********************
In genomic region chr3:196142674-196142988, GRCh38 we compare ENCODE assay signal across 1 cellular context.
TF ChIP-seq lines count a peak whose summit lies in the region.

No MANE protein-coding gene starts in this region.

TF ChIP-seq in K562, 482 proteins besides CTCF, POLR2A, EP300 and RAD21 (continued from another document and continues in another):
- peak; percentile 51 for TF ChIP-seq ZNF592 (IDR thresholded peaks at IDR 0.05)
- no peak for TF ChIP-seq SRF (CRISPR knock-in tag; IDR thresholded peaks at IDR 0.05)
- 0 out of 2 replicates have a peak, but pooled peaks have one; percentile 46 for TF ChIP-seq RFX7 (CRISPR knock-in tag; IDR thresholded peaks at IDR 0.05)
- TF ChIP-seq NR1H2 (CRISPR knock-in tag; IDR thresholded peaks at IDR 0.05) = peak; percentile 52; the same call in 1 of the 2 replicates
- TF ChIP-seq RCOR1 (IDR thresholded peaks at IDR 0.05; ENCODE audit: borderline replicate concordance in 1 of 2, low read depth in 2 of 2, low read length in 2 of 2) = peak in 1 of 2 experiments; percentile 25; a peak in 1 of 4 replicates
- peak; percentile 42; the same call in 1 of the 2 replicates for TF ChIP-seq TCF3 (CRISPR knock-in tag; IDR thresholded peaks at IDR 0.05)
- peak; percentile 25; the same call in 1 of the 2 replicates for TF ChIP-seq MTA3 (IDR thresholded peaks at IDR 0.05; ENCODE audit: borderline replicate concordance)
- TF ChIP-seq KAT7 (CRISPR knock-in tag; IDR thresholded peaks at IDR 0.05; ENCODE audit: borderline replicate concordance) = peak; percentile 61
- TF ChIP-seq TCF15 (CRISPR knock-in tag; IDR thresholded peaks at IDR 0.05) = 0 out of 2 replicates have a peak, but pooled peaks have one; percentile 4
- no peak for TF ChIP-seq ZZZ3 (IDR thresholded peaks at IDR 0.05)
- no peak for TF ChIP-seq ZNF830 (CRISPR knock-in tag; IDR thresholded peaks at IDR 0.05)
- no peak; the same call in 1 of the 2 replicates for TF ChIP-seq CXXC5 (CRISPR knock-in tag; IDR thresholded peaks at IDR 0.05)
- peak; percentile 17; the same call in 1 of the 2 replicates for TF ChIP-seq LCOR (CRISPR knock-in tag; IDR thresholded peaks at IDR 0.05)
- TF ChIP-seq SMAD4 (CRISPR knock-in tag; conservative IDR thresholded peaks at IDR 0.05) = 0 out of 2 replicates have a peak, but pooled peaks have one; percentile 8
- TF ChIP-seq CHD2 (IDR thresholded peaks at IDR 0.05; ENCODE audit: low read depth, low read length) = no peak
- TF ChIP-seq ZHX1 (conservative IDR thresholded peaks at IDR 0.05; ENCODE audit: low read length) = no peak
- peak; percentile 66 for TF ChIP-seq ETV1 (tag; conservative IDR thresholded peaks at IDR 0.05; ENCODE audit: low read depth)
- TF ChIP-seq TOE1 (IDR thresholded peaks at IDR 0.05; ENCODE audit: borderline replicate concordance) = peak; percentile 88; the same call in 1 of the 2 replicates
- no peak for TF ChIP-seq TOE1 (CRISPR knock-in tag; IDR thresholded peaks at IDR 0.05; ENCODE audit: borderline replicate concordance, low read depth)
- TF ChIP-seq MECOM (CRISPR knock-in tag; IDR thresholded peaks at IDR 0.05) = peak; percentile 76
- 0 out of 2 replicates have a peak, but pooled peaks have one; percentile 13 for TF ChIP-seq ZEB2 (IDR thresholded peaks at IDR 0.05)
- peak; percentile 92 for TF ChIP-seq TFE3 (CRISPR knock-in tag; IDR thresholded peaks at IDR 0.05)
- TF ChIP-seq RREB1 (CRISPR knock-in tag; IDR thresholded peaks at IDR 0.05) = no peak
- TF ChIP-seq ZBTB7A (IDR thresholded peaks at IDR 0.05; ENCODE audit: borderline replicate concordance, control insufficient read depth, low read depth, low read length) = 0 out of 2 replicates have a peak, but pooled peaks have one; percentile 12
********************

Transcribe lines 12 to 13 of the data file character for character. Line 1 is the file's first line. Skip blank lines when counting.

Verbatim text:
- TF ChIP-seq KAT7 (CRISPR knock-in tag; IDR thresholded peaks at IDR 0.05; ENCODE audit: borderline replicate concordance) = peak; percentile 61
- TF ChIP-seq TCF15 (CRISPR knock-in tag; IDR thresholded peaks at IDR 0.05) = 0 out of 2 replicates have a peak, but pooled peaks have one; percentile 4